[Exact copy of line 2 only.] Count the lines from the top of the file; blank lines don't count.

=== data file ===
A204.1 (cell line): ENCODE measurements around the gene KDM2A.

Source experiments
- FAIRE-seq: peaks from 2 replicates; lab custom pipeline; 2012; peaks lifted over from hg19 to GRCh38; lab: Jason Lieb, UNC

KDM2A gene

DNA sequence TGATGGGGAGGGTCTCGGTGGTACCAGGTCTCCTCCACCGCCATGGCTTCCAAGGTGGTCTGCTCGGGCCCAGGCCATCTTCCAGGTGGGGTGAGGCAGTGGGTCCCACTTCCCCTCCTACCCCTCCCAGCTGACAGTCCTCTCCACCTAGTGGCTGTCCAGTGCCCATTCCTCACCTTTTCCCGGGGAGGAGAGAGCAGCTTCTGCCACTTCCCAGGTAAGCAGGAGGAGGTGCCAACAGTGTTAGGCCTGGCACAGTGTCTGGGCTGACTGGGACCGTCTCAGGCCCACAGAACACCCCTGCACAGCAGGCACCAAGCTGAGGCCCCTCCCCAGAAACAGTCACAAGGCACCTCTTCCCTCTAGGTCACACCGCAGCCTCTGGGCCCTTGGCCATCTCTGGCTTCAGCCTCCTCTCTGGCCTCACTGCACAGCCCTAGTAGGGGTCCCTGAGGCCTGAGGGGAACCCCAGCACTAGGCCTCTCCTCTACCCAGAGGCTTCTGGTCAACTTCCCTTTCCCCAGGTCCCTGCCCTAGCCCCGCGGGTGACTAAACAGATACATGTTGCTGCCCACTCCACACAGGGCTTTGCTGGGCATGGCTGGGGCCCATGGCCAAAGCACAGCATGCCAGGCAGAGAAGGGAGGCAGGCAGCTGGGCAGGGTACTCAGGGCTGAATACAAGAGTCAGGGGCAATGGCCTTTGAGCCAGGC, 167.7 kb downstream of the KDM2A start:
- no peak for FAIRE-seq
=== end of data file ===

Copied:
Source experiments